Despite needing an increasing amount of painkillers to manage life, I was experiencing a lot of success by societal standards. I attended a prestigious private high school on an academic scholarship. When I graduated, I was an all-state soccer and basketball player and graduated ninth in my class, a member of the national honor society. I received a full basketball scholarship to the University of New Haven (CT), a Division 2 school. During college I received straight As and graduated as valedictorian, with a 4.12 GPA (for some A pluses). Not only did I play basketball and soccer, but I also played soccer for two years. Upon graduation, I was named an academic All-American and received an NCAA postgraduate scholarship.
Unfortunately, I kept experiencing serious medical conditions continued resulting in continual access to pain killers. For example, I suffered from additional abdominal issues, I had knee surgery, and I was also attacked by a dog and so needed skin grafting and seven reconstructive facial plastic surgeries. Of course, I continued to suffer with anxiety, and probably depression too, but I never realized it. I never thought of any mental health treatment or support. I had the pills, why would I?
After graduating college, I attended law school with the NCAA scholarship and other scholarships I received. I graduated with honors and was elected to The Order of the Coif, a national honor society for law school graduates. It seemed that I was at the pinnacle of my life. In reality, I was about to begin a deadly descent, both literally and proverbially.
As NIDA explains, “the longer someone misuses opioids, the less self-control the person will have; it gets more and more difficult to resist taking the drug, or to follow through on a resolution to quit.” That perfectly describes my experience. I was virtually controlled by opioids and could not exist a single day without a pill. I jeopardized everything that mattered to me for pills—my children, my law license, my marriage license, my home, my family, my driver’s license, and even my soul.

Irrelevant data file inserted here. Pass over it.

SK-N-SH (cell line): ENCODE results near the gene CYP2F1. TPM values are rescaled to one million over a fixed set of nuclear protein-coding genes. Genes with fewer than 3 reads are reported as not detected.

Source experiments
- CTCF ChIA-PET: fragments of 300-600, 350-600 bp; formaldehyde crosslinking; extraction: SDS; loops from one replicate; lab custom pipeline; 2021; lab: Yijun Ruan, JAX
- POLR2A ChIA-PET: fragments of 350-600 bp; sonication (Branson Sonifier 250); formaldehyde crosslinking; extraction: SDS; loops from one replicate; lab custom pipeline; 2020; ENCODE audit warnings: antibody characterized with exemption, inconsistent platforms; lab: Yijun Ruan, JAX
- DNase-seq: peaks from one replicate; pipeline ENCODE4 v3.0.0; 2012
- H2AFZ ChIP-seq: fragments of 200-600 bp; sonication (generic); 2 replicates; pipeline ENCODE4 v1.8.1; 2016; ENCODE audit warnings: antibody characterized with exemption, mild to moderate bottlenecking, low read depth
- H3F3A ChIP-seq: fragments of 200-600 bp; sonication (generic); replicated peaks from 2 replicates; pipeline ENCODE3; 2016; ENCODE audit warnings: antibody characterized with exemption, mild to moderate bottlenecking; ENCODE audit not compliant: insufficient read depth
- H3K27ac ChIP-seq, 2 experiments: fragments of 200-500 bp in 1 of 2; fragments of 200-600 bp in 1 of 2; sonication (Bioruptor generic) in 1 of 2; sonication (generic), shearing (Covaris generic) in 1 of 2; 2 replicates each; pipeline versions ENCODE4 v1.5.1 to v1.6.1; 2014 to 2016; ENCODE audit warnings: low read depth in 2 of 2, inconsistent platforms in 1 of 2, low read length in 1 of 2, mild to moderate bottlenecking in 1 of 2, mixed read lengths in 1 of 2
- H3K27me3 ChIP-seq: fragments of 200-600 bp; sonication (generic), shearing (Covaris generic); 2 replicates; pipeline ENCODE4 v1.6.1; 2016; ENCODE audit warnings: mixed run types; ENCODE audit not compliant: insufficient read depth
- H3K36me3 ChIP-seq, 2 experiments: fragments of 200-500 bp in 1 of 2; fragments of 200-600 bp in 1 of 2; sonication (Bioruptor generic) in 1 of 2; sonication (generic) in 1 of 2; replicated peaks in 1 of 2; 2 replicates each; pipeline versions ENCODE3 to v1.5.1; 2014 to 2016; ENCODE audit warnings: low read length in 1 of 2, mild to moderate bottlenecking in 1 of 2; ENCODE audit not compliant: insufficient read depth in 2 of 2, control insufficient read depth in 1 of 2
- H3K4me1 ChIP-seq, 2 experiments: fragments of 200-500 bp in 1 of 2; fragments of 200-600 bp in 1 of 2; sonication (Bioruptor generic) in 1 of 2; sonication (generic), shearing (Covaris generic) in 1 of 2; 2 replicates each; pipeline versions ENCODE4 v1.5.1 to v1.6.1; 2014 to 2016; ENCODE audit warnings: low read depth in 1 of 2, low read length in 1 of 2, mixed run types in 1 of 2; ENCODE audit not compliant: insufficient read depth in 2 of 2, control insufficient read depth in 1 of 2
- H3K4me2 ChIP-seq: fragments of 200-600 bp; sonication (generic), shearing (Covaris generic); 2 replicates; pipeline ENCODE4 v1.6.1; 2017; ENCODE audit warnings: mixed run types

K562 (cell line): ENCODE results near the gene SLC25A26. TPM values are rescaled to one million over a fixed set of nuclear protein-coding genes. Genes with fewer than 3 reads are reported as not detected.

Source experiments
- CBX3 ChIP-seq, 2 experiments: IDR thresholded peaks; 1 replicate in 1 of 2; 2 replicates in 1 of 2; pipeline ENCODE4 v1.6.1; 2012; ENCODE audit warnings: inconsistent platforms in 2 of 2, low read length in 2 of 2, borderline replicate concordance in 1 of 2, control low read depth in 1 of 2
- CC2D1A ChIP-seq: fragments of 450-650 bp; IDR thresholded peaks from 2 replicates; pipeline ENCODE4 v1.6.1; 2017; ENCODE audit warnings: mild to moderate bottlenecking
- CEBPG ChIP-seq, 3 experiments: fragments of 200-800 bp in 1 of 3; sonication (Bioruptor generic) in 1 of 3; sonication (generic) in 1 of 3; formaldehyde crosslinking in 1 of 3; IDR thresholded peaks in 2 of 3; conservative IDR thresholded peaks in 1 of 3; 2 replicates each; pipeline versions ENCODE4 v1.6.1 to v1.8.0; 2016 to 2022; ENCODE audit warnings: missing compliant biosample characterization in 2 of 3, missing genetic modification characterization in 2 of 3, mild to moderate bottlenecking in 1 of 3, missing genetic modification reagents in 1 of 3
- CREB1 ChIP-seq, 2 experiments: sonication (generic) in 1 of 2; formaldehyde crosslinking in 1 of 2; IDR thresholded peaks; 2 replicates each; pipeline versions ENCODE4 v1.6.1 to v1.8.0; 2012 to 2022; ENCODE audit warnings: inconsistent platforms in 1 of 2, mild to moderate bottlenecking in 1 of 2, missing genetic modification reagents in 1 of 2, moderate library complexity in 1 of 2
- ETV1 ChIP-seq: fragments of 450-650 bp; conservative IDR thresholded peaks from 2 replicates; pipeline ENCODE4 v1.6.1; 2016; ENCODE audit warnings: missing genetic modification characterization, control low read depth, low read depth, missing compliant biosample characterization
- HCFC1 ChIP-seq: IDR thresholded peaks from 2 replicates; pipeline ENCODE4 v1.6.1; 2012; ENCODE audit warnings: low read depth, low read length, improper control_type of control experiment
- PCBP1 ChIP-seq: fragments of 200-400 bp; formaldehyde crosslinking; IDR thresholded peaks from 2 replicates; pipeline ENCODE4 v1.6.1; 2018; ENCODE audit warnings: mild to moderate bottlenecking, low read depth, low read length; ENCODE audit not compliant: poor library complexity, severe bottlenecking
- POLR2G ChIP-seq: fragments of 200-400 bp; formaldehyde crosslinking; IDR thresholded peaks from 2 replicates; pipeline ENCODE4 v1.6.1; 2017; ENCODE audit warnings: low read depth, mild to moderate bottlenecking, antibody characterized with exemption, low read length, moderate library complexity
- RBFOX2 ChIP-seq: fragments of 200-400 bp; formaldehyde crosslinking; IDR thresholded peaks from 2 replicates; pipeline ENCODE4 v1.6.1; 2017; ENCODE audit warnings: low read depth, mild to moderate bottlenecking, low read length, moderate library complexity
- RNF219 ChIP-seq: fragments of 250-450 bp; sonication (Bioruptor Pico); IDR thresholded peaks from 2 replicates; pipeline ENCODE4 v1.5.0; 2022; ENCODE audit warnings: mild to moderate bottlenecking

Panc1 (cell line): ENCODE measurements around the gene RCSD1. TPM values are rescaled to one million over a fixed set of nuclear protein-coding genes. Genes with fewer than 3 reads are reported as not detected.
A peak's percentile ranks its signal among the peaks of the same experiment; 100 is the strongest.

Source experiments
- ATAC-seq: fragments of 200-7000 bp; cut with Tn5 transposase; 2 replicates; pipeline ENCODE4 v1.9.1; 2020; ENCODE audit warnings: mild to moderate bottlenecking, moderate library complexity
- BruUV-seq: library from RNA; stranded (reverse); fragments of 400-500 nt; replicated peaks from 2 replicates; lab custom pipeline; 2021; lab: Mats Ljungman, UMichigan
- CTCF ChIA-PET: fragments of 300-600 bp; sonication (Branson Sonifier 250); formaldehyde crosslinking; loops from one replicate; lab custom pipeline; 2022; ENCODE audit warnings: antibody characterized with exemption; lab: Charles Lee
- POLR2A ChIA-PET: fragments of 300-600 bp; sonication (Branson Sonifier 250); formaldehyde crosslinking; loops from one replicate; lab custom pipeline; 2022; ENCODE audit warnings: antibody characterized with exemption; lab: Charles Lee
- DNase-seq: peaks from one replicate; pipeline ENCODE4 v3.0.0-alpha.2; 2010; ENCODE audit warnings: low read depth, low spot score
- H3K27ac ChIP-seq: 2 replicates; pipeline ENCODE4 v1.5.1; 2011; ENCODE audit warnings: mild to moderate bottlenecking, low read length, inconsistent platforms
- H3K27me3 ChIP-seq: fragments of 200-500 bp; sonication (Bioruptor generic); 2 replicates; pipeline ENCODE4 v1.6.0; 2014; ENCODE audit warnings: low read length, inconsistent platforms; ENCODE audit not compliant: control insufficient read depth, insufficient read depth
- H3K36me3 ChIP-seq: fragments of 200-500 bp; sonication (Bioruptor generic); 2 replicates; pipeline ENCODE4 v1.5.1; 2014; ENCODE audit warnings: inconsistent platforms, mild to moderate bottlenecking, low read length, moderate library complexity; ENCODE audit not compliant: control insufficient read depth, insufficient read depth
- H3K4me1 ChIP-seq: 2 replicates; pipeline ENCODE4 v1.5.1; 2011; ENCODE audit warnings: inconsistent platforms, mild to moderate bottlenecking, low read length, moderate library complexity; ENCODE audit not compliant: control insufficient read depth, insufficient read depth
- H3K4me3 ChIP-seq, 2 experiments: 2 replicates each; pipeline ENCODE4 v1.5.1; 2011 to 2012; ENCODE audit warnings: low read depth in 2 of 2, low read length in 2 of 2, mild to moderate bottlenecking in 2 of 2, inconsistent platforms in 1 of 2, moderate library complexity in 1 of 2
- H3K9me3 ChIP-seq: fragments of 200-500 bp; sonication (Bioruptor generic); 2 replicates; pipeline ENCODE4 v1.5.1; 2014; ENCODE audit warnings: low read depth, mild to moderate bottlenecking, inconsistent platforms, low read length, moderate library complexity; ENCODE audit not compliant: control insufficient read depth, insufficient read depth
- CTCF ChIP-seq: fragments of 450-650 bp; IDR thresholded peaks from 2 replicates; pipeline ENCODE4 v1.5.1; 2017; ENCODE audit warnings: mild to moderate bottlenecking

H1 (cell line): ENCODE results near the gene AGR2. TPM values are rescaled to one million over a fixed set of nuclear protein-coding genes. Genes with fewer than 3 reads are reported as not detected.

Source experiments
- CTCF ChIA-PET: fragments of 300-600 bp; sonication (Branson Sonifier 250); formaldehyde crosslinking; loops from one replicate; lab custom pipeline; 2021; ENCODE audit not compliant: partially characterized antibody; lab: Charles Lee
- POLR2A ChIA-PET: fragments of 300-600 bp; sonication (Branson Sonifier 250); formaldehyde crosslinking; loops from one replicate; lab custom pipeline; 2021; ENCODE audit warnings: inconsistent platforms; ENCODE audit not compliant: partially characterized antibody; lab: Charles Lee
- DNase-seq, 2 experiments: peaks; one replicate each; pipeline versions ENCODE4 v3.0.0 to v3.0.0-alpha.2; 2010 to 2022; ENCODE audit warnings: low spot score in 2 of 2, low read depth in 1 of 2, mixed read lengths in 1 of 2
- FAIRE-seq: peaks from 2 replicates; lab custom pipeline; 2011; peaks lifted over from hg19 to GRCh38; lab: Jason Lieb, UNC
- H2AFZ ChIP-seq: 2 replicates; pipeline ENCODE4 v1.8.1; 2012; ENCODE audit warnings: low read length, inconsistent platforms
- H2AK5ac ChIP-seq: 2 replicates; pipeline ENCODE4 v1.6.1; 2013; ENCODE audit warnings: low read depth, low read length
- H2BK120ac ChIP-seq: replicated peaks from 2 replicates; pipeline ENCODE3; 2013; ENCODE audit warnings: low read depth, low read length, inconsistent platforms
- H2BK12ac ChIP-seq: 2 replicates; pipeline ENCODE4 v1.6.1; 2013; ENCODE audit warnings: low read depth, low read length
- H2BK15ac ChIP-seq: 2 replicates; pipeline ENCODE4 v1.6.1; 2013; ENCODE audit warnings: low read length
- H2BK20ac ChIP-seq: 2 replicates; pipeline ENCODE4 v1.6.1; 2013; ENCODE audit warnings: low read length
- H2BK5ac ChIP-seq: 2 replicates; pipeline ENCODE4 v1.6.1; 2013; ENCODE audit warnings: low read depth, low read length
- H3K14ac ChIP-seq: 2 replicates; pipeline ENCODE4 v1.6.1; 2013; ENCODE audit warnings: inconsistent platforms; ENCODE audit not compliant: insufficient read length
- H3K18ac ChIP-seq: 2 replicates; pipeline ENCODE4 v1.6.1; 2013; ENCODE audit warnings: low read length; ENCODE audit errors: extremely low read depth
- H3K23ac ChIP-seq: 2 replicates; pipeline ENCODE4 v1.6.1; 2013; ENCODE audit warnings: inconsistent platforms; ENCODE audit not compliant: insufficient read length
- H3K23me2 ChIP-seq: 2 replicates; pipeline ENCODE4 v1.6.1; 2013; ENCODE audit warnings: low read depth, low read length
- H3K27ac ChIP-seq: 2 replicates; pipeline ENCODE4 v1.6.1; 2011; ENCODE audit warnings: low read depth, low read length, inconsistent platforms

Tough love and criminal penalties failed. I had a disease which was negatively impacting my brain, and traditional ways of changing my behavior were completely futile. I spent time in jail, psychiatric wards, and other institutions... all to no avail. Then, in 2005, I fractured my left frontal lobe after a seizure and needed a life-saving craniotomy. As a result, I permanently lost hearing in my left ear, lost my sense of smell, and also suffered Bell’s Palsy. Shortly thereafter, I overdosed. The drug that I thought was improving my quality of life had completely destroyed it.
Another chemical, naloxone, revered the effects of the deadly overdose and saved my life. To further illustrate the power of this disease on my brain, I kept using the pills and then overdosed again. There was no proverbial “bottom” or lesson learned from the first overdose; there were simply more habitual and self-destructive behaviors which resulted from the profound impact Opioid Use Disorder (OUD) was having on my brain. In 2007, I could not bear living another day enslaved to opioids, but could not imagine or successfully live my life without them.